On Tuesday March 12, 2013, 71-year-old Bob Dylan, who has already received an honorary Pulitzer Prize, a nomination from the National Book Critics Circle, for his memoir “Chronicles: Volume One" and is routinely mentioned as a Nobel candidate, became the first rock star voted into the American Academy of Arts and Letters.
Academy officials had a problem deciding if Dylan belonged for his words or his music, and they solved the problem by making him an honorary member, saying:
Bob Dylan is a multi-talented artist whose work so thoroughly crosses several disciplines that it defies categorization.
Dylan joins the likes of Meryl Streep, Woody Allen and Martin Scorsese, who directed "No Direction Home," a 2005 documentary about Dylan, who have been similarly honored by the academy.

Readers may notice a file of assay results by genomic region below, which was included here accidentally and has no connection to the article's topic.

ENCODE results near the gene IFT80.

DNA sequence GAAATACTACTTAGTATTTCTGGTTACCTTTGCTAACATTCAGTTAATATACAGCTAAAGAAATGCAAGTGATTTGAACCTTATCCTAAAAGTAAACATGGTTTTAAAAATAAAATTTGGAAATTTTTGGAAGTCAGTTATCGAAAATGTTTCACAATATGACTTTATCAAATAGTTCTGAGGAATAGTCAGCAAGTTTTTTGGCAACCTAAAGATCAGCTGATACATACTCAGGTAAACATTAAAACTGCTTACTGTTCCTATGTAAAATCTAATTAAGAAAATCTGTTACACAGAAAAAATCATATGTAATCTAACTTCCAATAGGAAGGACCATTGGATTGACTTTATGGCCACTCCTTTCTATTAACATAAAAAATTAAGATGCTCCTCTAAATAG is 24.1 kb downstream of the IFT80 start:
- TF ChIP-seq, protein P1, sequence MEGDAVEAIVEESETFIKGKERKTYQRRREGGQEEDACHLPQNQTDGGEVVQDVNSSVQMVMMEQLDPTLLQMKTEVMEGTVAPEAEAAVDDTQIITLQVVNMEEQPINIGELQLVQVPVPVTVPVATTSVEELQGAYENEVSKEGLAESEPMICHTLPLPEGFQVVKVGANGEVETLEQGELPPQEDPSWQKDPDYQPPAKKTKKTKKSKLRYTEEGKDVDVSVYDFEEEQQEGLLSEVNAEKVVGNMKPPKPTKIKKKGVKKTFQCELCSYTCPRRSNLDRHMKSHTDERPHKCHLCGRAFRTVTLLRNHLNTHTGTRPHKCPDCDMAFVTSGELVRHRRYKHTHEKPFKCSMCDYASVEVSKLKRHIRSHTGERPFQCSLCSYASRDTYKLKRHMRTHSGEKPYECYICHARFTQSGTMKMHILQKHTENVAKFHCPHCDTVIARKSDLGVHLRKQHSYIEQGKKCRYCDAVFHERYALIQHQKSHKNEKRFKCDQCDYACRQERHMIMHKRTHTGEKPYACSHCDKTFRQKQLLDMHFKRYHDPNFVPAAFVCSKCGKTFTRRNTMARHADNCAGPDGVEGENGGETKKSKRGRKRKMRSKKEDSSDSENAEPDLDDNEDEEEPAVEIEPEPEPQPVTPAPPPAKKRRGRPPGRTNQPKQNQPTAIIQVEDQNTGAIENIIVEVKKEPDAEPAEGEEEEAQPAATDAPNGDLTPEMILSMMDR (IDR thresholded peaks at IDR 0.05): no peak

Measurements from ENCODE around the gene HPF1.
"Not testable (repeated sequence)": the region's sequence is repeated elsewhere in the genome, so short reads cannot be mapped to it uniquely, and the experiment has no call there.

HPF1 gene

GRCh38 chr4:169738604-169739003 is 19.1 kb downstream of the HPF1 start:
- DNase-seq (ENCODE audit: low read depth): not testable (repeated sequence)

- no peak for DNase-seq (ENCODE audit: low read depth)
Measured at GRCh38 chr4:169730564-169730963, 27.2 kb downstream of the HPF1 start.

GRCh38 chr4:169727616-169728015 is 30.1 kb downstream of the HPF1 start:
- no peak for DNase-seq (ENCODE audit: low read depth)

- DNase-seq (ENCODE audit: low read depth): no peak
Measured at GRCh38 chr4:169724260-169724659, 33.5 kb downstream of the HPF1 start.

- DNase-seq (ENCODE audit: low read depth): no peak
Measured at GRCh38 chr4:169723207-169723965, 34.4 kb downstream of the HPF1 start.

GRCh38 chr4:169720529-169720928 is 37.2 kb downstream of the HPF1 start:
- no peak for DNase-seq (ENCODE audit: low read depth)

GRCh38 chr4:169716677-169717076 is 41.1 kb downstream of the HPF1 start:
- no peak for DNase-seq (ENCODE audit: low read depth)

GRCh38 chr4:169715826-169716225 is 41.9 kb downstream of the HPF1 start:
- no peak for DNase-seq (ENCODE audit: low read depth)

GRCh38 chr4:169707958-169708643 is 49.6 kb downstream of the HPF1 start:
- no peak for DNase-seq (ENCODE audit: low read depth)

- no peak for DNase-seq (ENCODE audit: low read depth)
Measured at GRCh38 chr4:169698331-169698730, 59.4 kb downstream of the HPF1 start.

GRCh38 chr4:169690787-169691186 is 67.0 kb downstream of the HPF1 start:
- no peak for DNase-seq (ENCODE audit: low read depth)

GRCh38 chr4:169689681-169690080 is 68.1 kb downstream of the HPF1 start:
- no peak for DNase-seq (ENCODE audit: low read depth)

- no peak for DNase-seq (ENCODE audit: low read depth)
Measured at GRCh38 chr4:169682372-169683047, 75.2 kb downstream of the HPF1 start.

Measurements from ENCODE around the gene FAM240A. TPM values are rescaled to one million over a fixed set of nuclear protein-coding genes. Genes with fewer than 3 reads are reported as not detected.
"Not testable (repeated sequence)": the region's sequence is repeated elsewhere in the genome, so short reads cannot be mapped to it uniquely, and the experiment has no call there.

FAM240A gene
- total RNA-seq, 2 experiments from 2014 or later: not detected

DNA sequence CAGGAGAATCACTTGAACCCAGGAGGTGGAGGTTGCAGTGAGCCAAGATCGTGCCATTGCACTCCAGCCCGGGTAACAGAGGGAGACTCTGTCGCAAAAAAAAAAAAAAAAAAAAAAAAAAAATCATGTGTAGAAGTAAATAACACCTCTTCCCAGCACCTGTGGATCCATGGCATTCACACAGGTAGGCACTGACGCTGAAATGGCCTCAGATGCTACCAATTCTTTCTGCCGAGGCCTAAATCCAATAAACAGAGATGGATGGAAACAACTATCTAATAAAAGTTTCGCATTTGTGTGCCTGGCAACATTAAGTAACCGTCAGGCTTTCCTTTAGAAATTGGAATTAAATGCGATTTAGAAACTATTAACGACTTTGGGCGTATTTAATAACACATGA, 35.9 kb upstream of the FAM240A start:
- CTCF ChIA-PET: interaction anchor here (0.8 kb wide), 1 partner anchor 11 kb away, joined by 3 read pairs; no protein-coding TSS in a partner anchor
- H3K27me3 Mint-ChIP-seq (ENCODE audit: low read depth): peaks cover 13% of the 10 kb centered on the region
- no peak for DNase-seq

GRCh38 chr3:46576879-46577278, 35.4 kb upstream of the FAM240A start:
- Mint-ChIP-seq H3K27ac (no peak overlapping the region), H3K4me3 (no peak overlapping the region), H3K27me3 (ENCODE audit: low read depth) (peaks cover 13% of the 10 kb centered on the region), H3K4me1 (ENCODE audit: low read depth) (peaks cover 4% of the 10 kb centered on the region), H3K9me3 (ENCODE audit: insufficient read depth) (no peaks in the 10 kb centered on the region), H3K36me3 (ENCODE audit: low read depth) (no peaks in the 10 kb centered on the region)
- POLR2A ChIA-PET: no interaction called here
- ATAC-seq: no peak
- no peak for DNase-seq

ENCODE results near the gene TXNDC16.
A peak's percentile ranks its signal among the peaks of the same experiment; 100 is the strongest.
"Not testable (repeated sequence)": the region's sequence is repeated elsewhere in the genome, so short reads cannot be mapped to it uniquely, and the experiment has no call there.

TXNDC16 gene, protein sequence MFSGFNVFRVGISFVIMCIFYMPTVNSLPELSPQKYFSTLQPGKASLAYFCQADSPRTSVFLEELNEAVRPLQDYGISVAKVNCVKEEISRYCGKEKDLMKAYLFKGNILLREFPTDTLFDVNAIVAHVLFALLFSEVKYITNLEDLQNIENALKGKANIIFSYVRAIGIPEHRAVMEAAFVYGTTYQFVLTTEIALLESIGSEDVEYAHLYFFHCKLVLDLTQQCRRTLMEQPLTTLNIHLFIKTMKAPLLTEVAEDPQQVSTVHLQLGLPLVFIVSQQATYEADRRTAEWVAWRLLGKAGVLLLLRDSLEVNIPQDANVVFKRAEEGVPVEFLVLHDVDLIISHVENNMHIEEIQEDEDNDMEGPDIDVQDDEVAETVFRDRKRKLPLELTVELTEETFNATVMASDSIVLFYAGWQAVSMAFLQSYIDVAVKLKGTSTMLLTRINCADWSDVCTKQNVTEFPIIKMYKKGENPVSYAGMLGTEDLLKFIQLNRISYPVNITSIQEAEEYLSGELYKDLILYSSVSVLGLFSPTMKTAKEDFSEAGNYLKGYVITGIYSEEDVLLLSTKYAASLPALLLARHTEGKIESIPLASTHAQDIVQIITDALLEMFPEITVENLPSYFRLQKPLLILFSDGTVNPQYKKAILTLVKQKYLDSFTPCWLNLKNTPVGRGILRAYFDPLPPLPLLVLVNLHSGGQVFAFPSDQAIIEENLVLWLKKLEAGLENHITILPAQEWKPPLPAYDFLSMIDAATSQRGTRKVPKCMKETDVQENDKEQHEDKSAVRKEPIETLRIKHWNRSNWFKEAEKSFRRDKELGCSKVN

Dylan's song list includes "Blowin' in the Wind," "The Times They Are A-Changin'" and "Like a Rolling Stone". His songs and lyrics became anthems for the US civil rights and anti-war movements of the 60's
As the legendary Judy Collins observed:
We wanted so much to change the world; we all wanted to stop the war; we wanted to stop social injustice. They were good causes because they had an innocence about them. But there was something about what Dylan was doing, a certain sophistication, that deepened our understanding of what’s really going on here. Bob dragged us from literary immaturity and made us grow up emotionally. He dragged us into the world of alliteration and metaphor in a way that nobody else could do. He was our higher education.